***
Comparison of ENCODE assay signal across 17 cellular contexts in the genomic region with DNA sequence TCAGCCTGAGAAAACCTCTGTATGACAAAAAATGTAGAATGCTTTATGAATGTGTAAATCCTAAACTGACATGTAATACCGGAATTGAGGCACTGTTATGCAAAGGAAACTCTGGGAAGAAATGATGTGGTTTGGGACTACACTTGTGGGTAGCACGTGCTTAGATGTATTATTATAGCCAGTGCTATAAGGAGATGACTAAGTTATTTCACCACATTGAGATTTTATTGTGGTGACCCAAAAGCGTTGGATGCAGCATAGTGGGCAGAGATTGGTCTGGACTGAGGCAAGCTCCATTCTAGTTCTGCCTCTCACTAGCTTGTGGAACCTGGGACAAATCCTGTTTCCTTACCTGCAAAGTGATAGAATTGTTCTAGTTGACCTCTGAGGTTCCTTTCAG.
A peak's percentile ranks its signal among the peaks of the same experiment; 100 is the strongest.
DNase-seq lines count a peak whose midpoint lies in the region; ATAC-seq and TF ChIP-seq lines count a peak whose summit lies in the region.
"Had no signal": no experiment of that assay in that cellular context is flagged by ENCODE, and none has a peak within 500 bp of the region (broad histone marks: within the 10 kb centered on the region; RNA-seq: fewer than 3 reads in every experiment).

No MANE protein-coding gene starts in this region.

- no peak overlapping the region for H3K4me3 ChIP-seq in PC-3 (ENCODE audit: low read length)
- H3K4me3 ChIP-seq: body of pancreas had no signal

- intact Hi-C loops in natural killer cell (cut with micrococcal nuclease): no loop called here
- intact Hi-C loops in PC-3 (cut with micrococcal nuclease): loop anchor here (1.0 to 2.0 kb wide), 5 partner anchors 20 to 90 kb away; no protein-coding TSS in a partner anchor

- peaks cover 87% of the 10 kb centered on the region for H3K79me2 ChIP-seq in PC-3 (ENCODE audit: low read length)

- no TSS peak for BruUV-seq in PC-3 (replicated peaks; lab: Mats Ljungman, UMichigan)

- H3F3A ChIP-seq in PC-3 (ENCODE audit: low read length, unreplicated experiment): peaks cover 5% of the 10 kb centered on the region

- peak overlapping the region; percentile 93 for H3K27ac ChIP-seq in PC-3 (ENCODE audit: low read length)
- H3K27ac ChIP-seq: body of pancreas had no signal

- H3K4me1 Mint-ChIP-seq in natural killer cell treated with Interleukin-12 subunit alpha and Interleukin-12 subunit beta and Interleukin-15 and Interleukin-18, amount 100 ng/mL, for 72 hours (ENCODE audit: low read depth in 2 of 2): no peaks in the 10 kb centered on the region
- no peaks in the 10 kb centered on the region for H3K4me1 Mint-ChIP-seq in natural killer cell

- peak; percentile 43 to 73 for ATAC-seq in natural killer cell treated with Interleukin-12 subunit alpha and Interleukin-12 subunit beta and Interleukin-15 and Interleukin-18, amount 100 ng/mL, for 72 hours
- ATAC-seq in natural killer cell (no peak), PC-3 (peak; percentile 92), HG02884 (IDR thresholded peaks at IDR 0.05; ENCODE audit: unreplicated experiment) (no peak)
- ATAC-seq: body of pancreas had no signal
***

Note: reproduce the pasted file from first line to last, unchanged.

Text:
Comparison of ENCODE assay signal across 17 cellular contexts in the genomic region with DNA sequence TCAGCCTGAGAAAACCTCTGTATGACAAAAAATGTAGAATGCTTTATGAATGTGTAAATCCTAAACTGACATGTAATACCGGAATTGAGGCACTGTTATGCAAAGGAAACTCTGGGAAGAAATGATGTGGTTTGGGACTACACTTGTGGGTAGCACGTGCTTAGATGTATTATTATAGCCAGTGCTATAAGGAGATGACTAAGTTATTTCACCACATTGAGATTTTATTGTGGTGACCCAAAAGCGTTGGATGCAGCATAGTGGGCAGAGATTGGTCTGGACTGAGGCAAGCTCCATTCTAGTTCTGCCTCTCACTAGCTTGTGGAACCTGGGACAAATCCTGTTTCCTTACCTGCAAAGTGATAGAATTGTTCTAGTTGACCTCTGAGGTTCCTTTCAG.
A peak's percentile ranks its signal among the peaks of the same experiment; 100 is the strongest.
DNase-seq lines count a peak whose midpoint lies in the region; ATAC-seq and TF ChIP-seq lines count a peak whose summit lies in the region.
"Had no signal": no experiment of that assay in that cellular context is flagged by ENCODE, and none has a peak within 500 bp of the region (broad histone marks: within the 10 kb centered on the region; RNA-seq: fewer than 3 reads in every experiment).

No MANE protein-coding gene starts in this region.

- no peak overlapping the region for H3K4me3 ChIP-seq in PC-3 (ENCODE audit: low read length)
- H3K4me3 ChIP-seq: body of pancreas had no signal

- intact Hi-C loops in natural killer cell (cut with micrococcal nuclease): no loop called here
- intact Hi-C loops in PC-3 (cut with micrococcal nuclease): loop anchor here (1.0 to 2.0 kb wide), 5 partner anchors 20 to 90 kb away; no protein-coding TSS in a partner anchor

- peaks cover 87% of the 10 kb centered on the region for H3K79me2 ChIP-seq in PC-3 (ENCODE audit: low read length)

- no TSS peak for BruUV-seq in PC-3 (replicated peaks; lab: Mats Ljungman, UMichigan)

- H3F3A ChIP-seq in PC-3 (ENCODE audit: low read length, unreplicated experiment): peaks cover 5% of the 10 kb centered on the region

- peak overlapping the region; percentile 93 for H3K27ac ChIP-seq in PC-3 (ENCODE audit: low read length)
- H3K27ac ChIP-seq: body of pancreas had no signal

- H3K4me1 Mint-ChIP-seq in natural killer cell treated with Interleukin-12 subunit alpha and Interleukin-12 subunit beta and Interleukin-15 and Interleukin-18, amount 100 ng/mL, for 72 hours (ENCODE audit: low read depth in 2 of 2): no peaks in the 10 kb centered on the region
- no peaks in the 10 kb centered on the region for H3K4me1 Mint-ChIP-seq in natural killer cell

- peak; percentile 43 to 73 for ATAC-seq in natural killer cell treated with Interleukin-12 subunit alpha and Interleukin-12 subunit beta and Interleukin-15 and Interleukin-18, amount 100 ng/mL, for 72 hours
- ATAC-seq in natural killer cell (no peak), PC-3 (peak; percentile 92), HG02884 (IDR thresholded peaks at IDR 0.05; ENCODE audit: unreplicated experiment) (no peak)
- ATAC-seq: body of pancreas had no signal